The Implications of the 2017 Tax Reform and Jobs Act on Philanthropy

If you work in philanthropy, you are probably studying the 2017 Tax Reform and Jobs Act closely. The crux of the matter is simple: the legislation changes the monetary equation for most individuals, altering the donor landscape of those who are willing to give and why.

Is your fundraising team ready to deal with this changing landscape? Let’s focus on what is changing and how it works.

The Who: Who Has the Inclination to Give Now?

In our potential donor prospect base, the “who” is changing: those inclined to give. Note: this is different from the ability to give (someone’s liquidity or capacity); this is purely someone who has the willingness to give due to the tax reform.

The Why: Reward to the Highest AGI

The 2017 Tax Reform and Jobs Act rewards those who have the highest adjusted gross income (AGI) i.e. your income minus deductions. AGI derives its base first from gross income, which reflects all the income you received over the course of a year, before you subtract anything from it and before you make other adjustments.

It includes almost all income from a wide variety of sources, such as

  • salary,
  • bonuses,
  • tips,
  • dividends,
  • interest,
  • rental property income,
  • severance pay,
  • alimony payments received,
  • gambling winnings, and so on. 

The Adjusted Gross Income figure is important for calculating your overall tax liability. The AGI will determine your tax bracket and allow you to see what tax credits you qualify for. A lower AGI results in a lower tax bracket (and possibly more tax credits) so the more you have in gross income the more you are looking for ways to decrease that number and giving money away can be a key driver in this equation!

With the change in the 2017 tax code, the percent of one's giving deduction increased from 50% to 60%, allowing those with the highest gross income to benefit the most by giving more. 

That means fundraisers must focus on those in their alumni base that are worth the most. The challenge is everyone who raises 501(c)(3) capital is focused on the same individuals, the ones who line major and principal giving portfolios. How do we ensure that they give it to us? How do we influence their giving behavior so that we get the wallet share? You need to impact a donor’s why.

The Unlikely: Those with Lower AGI

Conversely, those with lower AGI don’t have the incentive to give as much. In 2018, under the new tax reform, all individuals will be doubling their standard deduction from $12,000 for a single individual and now $24,000 for married individuals. They no longer need to decrease their AGI with charitable giving which may make them harder to reach and not very receptive to the giving process. Going forward, annual fund officers will have a harder time not only reaching their middle and lower income alumni, but also will need more behavioral ammunition to get their attention and convince them to participate.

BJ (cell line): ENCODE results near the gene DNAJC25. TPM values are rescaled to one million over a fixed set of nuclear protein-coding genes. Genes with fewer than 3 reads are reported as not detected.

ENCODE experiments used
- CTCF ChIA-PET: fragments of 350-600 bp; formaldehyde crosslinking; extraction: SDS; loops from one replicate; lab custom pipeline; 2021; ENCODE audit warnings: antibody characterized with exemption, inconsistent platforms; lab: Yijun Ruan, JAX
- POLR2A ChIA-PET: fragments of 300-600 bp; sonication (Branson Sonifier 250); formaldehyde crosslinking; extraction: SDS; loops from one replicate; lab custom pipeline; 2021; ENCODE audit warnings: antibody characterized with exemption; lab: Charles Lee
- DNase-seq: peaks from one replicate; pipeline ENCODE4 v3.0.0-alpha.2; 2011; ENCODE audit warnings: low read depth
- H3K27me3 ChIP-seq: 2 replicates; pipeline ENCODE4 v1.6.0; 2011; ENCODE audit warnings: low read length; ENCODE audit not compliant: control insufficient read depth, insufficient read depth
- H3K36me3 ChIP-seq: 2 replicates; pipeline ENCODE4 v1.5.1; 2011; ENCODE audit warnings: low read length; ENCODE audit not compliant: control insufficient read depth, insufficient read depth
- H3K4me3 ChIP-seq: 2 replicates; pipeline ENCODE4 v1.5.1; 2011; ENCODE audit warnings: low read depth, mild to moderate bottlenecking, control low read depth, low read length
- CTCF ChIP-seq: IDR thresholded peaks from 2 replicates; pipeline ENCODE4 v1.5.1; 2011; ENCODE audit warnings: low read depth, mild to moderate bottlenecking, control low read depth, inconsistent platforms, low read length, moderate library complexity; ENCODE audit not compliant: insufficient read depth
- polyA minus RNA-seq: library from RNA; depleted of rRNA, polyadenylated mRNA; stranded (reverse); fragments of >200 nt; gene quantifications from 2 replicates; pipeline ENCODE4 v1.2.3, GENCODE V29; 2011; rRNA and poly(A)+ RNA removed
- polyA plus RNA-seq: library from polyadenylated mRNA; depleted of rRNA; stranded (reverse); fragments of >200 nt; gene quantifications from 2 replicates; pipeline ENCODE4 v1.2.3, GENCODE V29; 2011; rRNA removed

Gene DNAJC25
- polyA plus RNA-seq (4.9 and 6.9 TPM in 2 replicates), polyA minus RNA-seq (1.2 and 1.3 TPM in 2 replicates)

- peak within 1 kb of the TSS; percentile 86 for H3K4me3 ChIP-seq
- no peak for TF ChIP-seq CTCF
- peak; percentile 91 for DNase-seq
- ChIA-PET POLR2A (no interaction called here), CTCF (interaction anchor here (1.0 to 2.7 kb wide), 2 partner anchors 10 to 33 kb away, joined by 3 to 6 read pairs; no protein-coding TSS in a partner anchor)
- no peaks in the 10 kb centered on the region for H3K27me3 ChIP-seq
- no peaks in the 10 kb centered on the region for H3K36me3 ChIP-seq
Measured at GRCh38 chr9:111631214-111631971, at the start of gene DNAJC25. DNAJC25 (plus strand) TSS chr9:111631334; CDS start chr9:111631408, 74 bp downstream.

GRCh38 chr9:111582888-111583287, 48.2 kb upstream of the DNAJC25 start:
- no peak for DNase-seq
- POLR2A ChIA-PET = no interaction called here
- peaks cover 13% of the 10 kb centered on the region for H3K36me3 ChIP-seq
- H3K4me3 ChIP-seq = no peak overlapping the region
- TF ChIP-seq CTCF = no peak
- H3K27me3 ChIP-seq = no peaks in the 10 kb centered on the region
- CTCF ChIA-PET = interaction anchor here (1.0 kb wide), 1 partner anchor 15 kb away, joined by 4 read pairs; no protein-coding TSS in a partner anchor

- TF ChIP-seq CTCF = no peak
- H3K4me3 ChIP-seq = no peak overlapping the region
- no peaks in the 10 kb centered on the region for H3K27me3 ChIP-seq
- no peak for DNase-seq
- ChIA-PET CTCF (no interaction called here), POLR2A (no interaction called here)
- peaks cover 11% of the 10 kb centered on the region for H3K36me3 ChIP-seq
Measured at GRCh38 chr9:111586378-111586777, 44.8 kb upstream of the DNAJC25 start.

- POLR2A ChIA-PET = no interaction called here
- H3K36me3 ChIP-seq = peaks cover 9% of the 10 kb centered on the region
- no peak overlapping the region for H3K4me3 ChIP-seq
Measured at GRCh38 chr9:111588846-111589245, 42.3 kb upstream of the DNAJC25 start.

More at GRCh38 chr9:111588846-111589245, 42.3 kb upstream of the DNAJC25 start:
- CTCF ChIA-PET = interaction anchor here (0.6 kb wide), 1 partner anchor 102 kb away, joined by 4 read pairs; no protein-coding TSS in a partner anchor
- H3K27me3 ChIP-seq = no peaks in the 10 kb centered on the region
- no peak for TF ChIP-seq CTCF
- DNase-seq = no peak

THE At-Risk: Leadership Level Donors

Those who are giving at a leadership level of $1000 to under $10,000 will require the highest touch from the giving officers as they are “on the edge” of the tax benefit spectrum. This will require more touches from your team in the engagement process and more personal connections to get them to participate.

Which teams can engage these donors the best? Those Advancement offices that have staffed their leadership teams separate from their annual teams. Why? The efforts of a leadership team are already distinct and with these tax changes, they will be even more distinct from those of the annual team going forward.

THE Asset: Behavioral Information 

We need to have behavioral information at our fingertips about these high net worth donors and prospects. We need to be able to integrate this information with our internal and traditional giving stats so that we know who these people are, what they look like, what they are interested in, if they are engaged with the institution and what will influence their giving decision.

In 2018 behavioral information is no longer a nice-to-have but a must to have to raise capital.

Adding behavioral information to your current alumni data at the individual and household level will provide you more insight into their inclination to give. When you integrate that analytically with your wealth screenings, the data will navigate you to your next group of donors to call on in your 2018 major giving portfolios. By spending your time wisely, you can efficiently gain wallet share from those you’ve identified at the intersection of this analysis and meet your giving goals!

Where can you find those donors who have the inclination and the capacity to give? Learn how to build a fundraising road map. 

View our workbook: Develop a Road Map for Fundraising